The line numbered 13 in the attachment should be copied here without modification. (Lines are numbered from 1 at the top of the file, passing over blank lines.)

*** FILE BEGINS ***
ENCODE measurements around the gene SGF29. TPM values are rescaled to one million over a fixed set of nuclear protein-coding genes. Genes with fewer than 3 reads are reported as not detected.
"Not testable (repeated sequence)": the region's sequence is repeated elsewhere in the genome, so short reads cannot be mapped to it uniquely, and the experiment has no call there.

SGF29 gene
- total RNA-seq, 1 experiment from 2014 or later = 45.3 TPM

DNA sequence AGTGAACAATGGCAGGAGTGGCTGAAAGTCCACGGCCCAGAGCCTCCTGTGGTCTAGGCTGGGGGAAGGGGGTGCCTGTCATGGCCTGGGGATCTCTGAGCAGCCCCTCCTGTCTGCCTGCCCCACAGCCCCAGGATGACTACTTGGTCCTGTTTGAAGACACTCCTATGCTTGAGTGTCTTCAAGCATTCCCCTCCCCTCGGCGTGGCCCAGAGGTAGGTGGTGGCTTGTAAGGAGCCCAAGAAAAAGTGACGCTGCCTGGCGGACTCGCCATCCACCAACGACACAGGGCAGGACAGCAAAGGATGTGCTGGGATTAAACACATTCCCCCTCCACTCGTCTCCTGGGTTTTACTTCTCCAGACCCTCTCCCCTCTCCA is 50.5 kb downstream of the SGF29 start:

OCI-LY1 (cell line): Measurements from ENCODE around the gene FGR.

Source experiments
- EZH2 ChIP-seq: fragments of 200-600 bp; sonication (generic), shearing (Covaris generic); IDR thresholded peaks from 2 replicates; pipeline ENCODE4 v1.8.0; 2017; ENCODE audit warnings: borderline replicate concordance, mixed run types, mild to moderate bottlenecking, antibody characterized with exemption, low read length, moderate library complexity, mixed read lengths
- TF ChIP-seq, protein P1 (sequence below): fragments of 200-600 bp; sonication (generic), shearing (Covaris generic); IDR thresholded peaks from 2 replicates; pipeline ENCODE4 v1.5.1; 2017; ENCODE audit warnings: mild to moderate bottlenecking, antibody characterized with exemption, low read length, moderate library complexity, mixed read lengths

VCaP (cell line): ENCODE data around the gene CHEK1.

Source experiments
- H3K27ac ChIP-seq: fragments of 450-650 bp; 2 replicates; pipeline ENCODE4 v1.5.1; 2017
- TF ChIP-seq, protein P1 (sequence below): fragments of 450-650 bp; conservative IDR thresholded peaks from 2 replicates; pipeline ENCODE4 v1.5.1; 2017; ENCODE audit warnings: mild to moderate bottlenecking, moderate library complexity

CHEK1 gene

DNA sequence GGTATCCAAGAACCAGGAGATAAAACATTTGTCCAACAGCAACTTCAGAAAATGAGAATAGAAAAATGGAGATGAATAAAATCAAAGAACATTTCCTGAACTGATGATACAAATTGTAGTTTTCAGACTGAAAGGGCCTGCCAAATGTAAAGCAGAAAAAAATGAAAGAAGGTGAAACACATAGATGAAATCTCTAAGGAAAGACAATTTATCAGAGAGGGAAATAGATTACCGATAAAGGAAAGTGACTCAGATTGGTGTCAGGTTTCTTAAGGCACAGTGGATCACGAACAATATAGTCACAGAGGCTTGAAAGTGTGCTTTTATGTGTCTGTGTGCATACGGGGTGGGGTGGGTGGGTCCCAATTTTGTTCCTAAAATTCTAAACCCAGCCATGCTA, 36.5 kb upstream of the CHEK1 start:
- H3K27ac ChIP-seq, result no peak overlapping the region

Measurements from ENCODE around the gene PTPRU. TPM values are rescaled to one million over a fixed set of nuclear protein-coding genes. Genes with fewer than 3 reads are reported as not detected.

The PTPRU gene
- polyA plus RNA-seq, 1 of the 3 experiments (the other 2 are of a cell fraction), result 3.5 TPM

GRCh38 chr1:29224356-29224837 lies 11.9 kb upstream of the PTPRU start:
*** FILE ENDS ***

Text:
- TF ChIP-seq, protein P1 (sequence below): fragments of 450-650 bp; conservative IDR thresholded peaks from 2 replicates; pipeline ENCODE4 v1.5.1; 2017; ENCODE audit warnings: mild to moderate bottlenecking, moderate library complexity